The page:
DALTON -- Eighty years after vowing "till death do us part," Marlo and Cleta Scher merhorn are still together.
The husband and wife, both 101, recently celebrated an anniversary so rare that there is no precious metal or stone to do it justice. Among the longest-married couples still alive, the Schermerhorns re main devoted to one another in their second century of life.
At their home at Sugar Hill assisted living in Dalton, Marlo Schermerhorn described the shared joie de vivre, faithfulness and respect that have fortified the union that has lasted longer than most people can expect to live.
"We always wanted to keep busy and do interesting things -- together," he said.
The couple's early travels now constitute a jaunt through the history books. For their honeymoon in 1932, the Schermerhorns drove from New York to California, stopping at the unfinished Mount Rushmore along the way, then picking up a couple souvenir sweatshirts from the 1932 Olympics in Los Angeles.
After retiring from their jobs as public school music teachers, the pair traveled around the world, often by freighter, visiting far-flung locales from New Zealand to Bangkok to Paraguay. They once took a bus from London through the Middle East to New Delhi, India, and during the Cold War made a road trip through Eastern Europe.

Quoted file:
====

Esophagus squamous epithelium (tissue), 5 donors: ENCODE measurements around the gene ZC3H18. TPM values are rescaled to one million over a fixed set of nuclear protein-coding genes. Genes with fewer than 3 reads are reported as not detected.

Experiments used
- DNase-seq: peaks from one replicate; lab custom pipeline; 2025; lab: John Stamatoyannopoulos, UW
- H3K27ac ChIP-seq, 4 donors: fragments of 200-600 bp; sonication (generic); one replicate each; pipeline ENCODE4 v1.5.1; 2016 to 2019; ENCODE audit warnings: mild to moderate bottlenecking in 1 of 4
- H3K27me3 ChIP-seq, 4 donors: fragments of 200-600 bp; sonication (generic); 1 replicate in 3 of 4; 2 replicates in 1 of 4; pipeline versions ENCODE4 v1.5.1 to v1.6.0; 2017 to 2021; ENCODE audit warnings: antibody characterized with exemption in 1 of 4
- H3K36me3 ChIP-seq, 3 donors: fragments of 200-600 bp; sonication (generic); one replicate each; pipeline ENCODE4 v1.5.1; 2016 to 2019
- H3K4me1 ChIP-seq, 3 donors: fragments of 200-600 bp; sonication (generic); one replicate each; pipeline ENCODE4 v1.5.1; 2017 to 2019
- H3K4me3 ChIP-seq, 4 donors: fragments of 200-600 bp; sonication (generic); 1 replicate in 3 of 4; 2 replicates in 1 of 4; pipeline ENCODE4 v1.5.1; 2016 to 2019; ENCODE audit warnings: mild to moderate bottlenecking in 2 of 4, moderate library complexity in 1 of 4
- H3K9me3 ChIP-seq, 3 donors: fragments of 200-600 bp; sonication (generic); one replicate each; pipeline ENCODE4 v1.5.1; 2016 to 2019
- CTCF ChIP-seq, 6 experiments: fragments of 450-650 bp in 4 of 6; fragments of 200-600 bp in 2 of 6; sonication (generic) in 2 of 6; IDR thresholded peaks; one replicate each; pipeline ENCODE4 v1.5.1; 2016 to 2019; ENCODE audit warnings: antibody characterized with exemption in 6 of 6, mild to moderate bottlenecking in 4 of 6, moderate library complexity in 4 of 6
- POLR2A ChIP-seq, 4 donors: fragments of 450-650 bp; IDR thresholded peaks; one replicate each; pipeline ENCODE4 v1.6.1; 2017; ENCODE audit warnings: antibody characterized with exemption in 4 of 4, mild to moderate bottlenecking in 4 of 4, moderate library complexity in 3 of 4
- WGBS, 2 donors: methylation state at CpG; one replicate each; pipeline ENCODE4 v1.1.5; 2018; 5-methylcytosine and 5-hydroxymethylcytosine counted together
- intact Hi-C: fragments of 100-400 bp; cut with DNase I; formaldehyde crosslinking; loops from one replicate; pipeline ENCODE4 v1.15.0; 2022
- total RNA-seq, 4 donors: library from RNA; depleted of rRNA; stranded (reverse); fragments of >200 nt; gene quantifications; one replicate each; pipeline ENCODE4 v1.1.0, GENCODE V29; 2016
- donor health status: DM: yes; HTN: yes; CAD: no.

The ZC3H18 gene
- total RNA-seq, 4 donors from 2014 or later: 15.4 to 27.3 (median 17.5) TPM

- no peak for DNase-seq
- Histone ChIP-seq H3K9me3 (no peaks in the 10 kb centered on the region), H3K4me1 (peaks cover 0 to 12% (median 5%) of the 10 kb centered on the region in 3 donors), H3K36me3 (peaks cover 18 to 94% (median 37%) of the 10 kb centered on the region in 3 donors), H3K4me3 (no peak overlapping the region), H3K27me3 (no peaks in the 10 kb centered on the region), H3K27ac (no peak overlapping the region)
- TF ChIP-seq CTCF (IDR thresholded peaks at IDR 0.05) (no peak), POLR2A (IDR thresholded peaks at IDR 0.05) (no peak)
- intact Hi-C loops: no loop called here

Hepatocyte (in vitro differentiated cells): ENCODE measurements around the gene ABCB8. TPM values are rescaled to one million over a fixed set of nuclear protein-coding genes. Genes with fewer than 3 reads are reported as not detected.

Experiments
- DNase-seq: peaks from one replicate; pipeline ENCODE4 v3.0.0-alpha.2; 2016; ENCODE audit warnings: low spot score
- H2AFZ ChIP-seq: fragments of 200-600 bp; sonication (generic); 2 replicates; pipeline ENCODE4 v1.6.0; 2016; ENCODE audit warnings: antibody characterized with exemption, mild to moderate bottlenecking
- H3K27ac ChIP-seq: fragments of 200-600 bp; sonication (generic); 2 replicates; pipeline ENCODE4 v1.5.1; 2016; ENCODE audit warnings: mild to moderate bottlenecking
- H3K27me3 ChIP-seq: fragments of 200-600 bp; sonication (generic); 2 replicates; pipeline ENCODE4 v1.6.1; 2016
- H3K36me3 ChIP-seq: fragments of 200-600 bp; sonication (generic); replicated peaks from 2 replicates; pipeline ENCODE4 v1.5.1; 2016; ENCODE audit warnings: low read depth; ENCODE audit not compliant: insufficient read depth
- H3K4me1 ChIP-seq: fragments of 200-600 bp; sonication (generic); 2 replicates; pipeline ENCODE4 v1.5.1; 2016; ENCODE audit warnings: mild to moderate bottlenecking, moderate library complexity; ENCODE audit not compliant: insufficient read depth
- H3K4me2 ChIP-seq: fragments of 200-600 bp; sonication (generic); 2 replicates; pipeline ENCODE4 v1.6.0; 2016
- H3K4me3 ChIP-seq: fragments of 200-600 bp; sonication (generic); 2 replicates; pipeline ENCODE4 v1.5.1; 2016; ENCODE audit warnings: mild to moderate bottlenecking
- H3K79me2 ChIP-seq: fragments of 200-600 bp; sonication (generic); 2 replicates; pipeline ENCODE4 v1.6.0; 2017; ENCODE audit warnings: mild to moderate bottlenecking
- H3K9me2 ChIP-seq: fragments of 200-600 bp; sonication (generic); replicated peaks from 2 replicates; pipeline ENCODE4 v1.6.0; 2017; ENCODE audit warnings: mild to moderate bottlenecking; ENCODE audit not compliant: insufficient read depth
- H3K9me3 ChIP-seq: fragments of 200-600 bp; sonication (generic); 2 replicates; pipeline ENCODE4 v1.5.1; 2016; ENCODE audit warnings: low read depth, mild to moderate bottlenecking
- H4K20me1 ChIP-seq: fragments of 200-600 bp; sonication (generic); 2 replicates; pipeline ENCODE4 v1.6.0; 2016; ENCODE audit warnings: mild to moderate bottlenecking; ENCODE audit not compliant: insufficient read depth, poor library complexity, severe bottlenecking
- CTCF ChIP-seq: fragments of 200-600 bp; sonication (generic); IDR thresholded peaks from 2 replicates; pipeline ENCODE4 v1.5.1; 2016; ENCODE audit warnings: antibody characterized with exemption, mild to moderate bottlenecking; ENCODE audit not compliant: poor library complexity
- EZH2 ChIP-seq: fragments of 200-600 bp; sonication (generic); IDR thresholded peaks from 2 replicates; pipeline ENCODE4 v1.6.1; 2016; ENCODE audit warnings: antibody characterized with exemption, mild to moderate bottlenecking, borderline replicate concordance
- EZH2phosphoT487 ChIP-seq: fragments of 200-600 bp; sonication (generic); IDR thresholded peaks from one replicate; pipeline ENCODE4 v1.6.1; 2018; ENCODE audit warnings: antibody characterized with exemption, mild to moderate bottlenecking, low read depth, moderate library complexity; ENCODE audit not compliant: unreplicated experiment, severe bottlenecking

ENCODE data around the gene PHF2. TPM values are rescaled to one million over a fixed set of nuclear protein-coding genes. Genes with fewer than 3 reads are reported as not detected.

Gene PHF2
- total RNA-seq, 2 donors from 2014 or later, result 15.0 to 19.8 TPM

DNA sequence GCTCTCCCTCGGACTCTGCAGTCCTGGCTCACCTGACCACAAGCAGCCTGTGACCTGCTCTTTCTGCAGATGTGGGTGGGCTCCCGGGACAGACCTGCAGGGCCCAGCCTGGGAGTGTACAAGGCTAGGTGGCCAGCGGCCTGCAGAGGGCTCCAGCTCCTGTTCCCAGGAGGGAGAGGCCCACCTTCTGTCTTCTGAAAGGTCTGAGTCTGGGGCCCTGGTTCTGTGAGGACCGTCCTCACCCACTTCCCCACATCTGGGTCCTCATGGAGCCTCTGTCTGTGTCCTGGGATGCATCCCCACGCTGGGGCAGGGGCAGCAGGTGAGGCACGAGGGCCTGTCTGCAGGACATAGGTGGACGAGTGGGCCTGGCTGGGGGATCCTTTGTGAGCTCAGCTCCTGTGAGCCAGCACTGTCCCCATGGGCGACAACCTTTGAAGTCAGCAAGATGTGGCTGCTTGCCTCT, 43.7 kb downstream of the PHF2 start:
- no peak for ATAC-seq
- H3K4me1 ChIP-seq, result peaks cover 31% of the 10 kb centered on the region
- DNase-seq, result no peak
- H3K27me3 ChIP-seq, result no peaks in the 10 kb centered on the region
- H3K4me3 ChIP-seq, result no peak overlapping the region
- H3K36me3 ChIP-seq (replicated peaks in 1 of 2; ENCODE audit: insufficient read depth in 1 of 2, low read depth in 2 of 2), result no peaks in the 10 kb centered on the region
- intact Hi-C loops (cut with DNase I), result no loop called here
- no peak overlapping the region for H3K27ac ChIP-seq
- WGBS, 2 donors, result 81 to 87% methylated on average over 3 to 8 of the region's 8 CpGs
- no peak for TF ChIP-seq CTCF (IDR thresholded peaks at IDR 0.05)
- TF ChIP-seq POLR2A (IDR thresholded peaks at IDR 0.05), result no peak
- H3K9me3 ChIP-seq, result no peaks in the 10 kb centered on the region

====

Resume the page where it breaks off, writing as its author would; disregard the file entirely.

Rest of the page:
"Everything they've done was always together," said their only child, 78-year-old Devon "Pete" Schermerhorn.
Although they can't recall all the details of their courtship, the Schermerhorns still vividly remember the day they first met, on the street where they both lived as college students in Ithaca, N.Y. in 1928. She wore a raincoat, he wore trousers three inches too short -- "I was a country bumpkin," Marlo Schermerhorn said. They exchanged a single pleasantry.
Four years later, on June 29, 1932, they wed.
"I thought a lot about her and she undoubtedly thought a lot about me," Marlo Schermerhorn said. "So it wasn't hard for us to close the gap and be married."
For most of their marriage the couple lived in a suburb of Buffalo, N.Y., and moved to the Berkshires to be with family two years ago after deciding they could no longer drive on their own.
At the assisted living facility where they live now, the 101-year-olds are known for their doting behavior, constantly reaching for one another's hand to hold.
"They're a fascinating couple," said Lisa Gladu, clerical coordinator at Sugar Hill, "and they're still very, very much in love."
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